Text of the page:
Over half of the world is urbanized now. An ever growing population and increasing activities in a developing city bring about tremendous pressure on the urban land and its housing sector. Urbanization has resulted in people increasingly living in slums and squatter settlements and has deteriorated the housing conditions of the economically weaker sections of the society. The problem of Urban Housing has always been an inevitable outcome of growing urbanization.
Huge housing costs in urban areas have induced the economically weaker sections of the society to occupy the marginal lands typified by poor housing stock, congestion and obsolescence. It is apparent that substantial housing shortage looms in Urban India and a wide gap exists between the demand and supply of housing, both in terms of quantity and quality.Housing as a lot of people understand is not just limited to a shelter with four walls and basic amenities. Housing has all physical, social and economic dimensions. Decent, affordable housing is fundamental to the health and well-being of people and to the smooth functioning of economies.
Housing other than providing shelter and infrastructure serves as the area where an abundant supply of social relationships and services are accessible; such places are for social intercourse, education, recreation, sports, social welfare and health protection services, shopping and transportation.
According to the Abraham Maslow’s theory on human needs, there are five stages of human needs which are physical needs, security, love and belongingness, esteem, and self-actualization. These five stages are organized in a pyramid form starting from the basic stage, (physical need) to the highest reaching stage (self-actualization). Housing as a whole should be a component that can help deliver these needs to us especially to the marginalized group where the housing shortage is maximum.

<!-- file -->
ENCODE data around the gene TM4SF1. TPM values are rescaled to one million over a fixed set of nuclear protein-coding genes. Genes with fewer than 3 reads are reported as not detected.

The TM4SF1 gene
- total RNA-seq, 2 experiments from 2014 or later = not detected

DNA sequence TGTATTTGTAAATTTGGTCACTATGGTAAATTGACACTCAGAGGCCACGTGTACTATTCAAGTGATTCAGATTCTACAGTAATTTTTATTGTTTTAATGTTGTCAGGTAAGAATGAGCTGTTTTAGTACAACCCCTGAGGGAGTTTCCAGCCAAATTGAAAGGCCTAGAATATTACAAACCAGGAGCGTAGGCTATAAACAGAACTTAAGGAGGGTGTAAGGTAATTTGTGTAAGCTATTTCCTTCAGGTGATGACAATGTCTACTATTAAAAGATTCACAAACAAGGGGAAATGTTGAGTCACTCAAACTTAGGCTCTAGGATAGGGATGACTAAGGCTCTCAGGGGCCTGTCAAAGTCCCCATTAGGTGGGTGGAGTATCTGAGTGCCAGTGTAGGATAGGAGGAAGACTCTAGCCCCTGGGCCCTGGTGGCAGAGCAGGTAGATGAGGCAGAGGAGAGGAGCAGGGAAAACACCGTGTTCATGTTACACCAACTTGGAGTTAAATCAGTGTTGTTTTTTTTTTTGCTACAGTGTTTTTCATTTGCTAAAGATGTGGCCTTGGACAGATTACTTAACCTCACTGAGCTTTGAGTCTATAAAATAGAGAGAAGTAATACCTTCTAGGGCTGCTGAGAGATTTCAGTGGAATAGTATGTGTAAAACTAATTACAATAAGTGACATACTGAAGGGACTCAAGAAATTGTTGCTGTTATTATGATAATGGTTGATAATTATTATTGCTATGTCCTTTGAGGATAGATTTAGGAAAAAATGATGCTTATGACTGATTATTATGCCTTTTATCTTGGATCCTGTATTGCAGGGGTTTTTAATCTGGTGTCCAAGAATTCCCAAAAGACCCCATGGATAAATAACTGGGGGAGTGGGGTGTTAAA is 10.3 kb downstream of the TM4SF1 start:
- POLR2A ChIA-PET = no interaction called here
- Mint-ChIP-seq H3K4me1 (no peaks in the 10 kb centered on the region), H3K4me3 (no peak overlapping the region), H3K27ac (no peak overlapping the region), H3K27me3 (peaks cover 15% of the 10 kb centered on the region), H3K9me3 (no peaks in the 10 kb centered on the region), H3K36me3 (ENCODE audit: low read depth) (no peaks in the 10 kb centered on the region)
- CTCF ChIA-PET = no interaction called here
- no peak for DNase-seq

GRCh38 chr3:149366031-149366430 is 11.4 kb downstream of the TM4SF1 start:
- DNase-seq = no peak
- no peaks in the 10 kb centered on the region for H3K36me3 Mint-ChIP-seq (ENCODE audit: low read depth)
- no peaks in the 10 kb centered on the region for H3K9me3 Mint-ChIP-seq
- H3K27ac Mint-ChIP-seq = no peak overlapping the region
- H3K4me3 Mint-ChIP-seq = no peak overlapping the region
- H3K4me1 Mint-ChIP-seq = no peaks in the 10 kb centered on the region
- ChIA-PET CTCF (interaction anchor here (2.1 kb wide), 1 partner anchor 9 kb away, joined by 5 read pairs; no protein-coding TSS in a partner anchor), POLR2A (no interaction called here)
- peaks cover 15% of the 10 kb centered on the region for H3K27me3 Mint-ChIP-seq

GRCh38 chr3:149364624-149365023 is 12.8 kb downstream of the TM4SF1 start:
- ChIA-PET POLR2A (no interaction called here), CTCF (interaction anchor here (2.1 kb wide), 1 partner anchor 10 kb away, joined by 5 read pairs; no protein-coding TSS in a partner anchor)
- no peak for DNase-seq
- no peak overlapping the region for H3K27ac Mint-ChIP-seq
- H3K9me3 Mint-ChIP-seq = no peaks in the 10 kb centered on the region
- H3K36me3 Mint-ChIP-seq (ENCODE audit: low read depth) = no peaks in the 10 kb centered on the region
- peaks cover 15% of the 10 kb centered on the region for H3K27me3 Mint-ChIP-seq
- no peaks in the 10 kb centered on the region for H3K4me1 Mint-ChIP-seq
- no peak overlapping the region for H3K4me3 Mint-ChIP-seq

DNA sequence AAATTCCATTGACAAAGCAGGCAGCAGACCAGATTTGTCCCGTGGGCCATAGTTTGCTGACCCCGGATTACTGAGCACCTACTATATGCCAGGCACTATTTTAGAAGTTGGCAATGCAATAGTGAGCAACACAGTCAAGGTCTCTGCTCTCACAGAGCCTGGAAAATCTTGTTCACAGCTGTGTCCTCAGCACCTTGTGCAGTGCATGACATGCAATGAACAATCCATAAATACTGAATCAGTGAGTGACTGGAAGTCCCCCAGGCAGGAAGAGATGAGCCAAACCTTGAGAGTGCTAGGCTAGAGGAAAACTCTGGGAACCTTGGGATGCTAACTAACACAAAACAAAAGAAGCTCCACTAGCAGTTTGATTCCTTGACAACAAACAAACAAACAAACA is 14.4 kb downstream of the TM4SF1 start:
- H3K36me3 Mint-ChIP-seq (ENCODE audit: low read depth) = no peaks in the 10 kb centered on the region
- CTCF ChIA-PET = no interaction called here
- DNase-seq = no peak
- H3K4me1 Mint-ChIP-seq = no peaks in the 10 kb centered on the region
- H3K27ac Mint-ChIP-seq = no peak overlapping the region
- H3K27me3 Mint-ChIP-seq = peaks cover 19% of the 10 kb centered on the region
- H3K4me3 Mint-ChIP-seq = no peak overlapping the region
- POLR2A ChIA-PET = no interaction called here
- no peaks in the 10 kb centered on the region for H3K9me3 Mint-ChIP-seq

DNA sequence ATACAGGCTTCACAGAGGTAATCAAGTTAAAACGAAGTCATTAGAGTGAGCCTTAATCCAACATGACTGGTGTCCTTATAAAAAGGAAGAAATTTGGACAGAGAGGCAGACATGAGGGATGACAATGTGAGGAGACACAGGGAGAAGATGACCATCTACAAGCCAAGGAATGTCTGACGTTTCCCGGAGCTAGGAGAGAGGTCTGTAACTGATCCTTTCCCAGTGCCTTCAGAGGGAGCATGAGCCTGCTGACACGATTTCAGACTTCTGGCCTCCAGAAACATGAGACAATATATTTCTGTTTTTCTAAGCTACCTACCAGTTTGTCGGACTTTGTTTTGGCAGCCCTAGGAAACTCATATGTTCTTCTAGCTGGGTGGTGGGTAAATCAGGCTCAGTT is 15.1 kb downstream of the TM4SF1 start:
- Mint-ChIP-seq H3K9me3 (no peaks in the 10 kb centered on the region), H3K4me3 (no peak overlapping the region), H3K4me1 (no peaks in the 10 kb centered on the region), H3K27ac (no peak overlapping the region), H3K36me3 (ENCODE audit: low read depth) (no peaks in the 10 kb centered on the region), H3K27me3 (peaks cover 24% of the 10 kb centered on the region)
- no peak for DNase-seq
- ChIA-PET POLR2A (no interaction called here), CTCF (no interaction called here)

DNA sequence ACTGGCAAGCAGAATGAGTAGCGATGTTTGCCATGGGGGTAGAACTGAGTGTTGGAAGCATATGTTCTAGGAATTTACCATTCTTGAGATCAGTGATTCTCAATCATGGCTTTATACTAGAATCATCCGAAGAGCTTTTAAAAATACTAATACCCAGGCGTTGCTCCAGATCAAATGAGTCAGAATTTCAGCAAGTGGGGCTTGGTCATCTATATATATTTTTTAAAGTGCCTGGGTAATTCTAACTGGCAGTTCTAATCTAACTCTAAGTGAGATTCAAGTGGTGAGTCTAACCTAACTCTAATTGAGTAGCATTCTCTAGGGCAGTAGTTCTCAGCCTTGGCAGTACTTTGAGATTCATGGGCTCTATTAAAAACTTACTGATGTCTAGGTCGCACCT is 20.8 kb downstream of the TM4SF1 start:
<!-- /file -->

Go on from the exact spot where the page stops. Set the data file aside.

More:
The volume of housing shortage in the economically weaker sections is so huge that while providing affordable housing to them it only gets limited to their shelter needs with some infrastructure, while the other equally important factors like ‘inclusive development’, ‘public participation’ and ‘right to the city’ etc. gets lost in the process. Thus forming various small clusters of EWS & LIG housings within the city which somehow start acting as ‘exclusion points’ of the city for them instead of providing an environment for their overall development. Such development has already resulted in socially fragmented cities where the elite class wants the informal working class to be practically invisible to them, thus avoiding any such development near their luxury housings with perfect views.
To bridge this huge social gap between the high class and the EWS it is important to develop inclusive cities. A development that stimulates the feeling of belongingness among all its citizens irrespective of their economic status and is socially impartial to the marginalized should be encouraged. Even though the rich and the poor don’t share the same places all the time but at least the visual acknowledgment instead of creating barriers is much needed.
Inclusive spaces without any barriers, be it visual or physical, to respect the presence of every citizen could be one of the ways to overcome the fragmentation of the society.
Housing being a major part of development can play an important role to achieve this. Thus it is very important that in all the new policies for ‘Affordable housing for all’ these factors of social inclusion, participation in development and ‘right to the city’ are equally significant.
For a development that is spatially, resourcefully and socially just to all its citizens it is important to have all the above parameters equal importance in the policy implementation for affordable housing. A housing which is affordable and inclusive is the need of the day!